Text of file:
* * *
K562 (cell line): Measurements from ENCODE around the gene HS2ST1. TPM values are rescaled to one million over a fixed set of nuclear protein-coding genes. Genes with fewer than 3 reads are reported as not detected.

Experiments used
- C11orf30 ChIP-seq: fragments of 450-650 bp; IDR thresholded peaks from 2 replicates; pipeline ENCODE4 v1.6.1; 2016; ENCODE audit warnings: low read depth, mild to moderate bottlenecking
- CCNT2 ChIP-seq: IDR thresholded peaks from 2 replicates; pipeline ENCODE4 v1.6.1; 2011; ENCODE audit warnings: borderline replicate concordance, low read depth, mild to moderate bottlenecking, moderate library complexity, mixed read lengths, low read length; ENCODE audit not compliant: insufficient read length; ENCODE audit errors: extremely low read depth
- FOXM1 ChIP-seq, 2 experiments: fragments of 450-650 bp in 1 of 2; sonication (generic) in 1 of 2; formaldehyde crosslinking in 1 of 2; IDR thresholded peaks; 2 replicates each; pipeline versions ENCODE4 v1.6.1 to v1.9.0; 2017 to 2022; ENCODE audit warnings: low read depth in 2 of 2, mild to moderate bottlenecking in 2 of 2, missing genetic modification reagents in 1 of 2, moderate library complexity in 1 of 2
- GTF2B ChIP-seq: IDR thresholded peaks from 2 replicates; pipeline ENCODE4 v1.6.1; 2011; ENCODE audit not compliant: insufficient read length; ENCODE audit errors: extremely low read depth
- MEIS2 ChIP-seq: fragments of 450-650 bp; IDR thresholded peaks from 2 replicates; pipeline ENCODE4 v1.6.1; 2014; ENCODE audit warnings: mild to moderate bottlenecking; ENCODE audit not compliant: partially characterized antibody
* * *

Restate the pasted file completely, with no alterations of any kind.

K562 (cell line): Measurements from ENCODE around the gene HS2ST1. TPM values are rescaled to one million over a fixed set of nuclear protein-coding genes. Genes with fewer than 3 reads are reported as not detected.

Experiments used
- C11orf30 ChIP-seq: fragments of 450-650 bp; IDR thresholded peaks from 2 replicates; pipeline ENCODE4 v1.6.1; 2016; ENCODE audit warnings: low read depth, mild to moderate bottlenecking
- CCNT2 ChIP-seq: IDR thresholded peaks from 2 replicates; pipeline ENCODE4 v1.6.1; 2011; ENCODE audit warnings: borderline replicate concordance, low read depth, mild to moderate bottlenecking, moderate library complexity, mixed read lengths, low read length; ENCODE audit not compliant: insufficient read length; ENCODE audit errors: extremely low read depth
- FOXM1 ChIP-seq, 2 experiments: fragments of 450-650 bp in 1 of 2; sonication (generic) in 1 of 2; formaldehyde crosslinking in 1 of 2; IDR thresholded peaks; 2 replicates each; pipeline versions ENCODE4 v1.6.1 to v1.9.0; 2017 to 2022; ENCODE audit warnings: low read depth in 2 of 2, mild to moderate bottlenecking in 2 of 2, missing genetic modification reagents in 1 of 2, moderate library complexity in 1 of 2
- GTF2B ChIP-seq: IDR thresholded peaks from 2 replicates; pipeline ENCODE4 v1.6.1; 2011; ENCODE audit not compliant: insufficient read length; ENCODE audit errors: extremely low read depth
- MEIS2 ChIP-seq: fragments of 450-650 bp; IDR thresholded peaks from 2 replicates; pipeline ENCODE4 v1.6.1; 2014; ENCODE audit warnings: mild to moderate bottlenecking; ENCODE audit not compliant: partially characterized antibody